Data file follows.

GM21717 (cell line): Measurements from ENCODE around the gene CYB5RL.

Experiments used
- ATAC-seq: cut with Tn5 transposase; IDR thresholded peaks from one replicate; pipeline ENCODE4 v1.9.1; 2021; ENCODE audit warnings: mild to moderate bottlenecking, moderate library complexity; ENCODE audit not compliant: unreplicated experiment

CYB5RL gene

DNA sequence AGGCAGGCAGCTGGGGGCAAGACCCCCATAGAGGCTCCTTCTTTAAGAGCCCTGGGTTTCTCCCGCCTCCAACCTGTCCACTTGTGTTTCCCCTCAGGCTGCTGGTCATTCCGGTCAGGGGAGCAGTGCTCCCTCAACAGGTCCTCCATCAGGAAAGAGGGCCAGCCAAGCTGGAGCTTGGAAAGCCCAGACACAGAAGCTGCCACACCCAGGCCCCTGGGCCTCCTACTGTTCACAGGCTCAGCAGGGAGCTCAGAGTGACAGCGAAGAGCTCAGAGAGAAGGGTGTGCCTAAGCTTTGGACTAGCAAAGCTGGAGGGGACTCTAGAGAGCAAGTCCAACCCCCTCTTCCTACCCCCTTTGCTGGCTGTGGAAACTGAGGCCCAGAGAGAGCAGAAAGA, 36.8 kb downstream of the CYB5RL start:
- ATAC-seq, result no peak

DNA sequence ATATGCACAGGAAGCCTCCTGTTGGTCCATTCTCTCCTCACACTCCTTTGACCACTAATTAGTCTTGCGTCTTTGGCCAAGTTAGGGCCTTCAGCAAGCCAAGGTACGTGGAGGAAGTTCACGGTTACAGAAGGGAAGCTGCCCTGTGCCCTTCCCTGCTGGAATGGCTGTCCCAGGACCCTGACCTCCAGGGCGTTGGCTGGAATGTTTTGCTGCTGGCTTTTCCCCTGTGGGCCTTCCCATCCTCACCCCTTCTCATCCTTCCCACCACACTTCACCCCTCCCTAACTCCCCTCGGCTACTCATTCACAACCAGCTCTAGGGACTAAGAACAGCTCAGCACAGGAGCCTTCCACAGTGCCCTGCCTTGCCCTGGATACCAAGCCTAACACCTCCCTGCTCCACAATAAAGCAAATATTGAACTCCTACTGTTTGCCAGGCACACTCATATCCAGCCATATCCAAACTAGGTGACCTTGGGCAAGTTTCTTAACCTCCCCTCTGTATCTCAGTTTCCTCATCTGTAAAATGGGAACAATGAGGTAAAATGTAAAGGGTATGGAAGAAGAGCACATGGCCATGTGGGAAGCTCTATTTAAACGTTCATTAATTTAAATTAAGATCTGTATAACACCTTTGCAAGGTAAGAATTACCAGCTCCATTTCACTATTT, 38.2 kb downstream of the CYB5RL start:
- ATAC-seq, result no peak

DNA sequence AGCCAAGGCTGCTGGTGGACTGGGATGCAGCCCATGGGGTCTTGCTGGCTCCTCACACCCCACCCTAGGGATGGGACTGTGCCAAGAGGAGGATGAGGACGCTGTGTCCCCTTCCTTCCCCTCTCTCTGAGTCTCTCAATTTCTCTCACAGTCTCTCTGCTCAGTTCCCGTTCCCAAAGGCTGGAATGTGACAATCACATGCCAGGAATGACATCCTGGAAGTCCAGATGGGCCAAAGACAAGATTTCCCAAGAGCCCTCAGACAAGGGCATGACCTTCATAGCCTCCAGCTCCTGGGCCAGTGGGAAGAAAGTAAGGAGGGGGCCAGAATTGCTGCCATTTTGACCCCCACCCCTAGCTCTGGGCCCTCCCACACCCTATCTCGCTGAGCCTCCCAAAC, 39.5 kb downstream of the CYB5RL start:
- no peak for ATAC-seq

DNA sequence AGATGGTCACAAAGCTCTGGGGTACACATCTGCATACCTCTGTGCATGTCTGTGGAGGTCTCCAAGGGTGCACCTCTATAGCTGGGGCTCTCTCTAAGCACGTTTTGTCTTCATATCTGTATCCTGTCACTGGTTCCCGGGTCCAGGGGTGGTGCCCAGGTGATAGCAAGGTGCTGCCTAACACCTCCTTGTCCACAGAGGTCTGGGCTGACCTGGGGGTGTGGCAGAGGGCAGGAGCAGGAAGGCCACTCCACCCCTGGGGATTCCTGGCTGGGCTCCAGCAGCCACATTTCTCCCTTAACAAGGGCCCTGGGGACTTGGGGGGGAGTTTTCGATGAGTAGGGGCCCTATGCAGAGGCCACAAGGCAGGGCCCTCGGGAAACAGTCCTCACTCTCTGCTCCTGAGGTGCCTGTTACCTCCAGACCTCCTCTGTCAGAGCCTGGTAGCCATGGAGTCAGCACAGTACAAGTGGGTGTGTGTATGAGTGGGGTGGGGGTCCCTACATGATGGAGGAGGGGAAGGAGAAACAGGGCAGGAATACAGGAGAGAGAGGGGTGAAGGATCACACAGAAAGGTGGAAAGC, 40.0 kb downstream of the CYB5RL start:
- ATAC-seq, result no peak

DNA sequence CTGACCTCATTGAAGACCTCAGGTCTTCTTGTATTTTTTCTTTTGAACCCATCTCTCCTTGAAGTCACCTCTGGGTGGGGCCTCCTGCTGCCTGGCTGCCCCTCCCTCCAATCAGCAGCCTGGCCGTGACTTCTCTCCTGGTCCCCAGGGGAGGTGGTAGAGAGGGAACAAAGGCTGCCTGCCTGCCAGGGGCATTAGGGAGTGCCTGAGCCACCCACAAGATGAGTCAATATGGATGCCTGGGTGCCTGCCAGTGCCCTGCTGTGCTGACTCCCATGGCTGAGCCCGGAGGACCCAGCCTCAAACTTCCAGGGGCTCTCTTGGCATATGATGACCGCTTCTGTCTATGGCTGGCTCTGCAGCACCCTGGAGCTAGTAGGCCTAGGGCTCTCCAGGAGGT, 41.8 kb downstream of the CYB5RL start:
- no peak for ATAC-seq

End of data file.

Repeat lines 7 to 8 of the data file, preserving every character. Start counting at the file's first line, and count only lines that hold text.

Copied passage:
DNA sequence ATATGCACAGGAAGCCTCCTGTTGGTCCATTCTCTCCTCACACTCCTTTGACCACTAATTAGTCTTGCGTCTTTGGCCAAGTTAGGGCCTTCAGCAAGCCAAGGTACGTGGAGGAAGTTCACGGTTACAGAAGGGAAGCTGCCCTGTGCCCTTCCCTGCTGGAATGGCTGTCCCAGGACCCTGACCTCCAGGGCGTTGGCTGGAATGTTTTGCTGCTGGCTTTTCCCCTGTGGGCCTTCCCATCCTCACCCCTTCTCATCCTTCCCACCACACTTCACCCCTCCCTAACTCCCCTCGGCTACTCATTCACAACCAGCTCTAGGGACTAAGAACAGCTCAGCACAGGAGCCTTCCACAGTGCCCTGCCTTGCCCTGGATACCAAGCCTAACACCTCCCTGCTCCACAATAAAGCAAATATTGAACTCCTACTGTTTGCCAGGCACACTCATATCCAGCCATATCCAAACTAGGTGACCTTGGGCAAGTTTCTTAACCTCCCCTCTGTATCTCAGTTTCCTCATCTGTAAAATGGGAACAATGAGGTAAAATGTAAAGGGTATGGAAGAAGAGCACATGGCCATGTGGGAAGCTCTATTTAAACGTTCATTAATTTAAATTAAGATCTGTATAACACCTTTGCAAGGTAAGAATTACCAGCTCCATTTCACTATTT, 38.2 kb downstream of the CYB5RL start:
- ATAC-seq, result no peak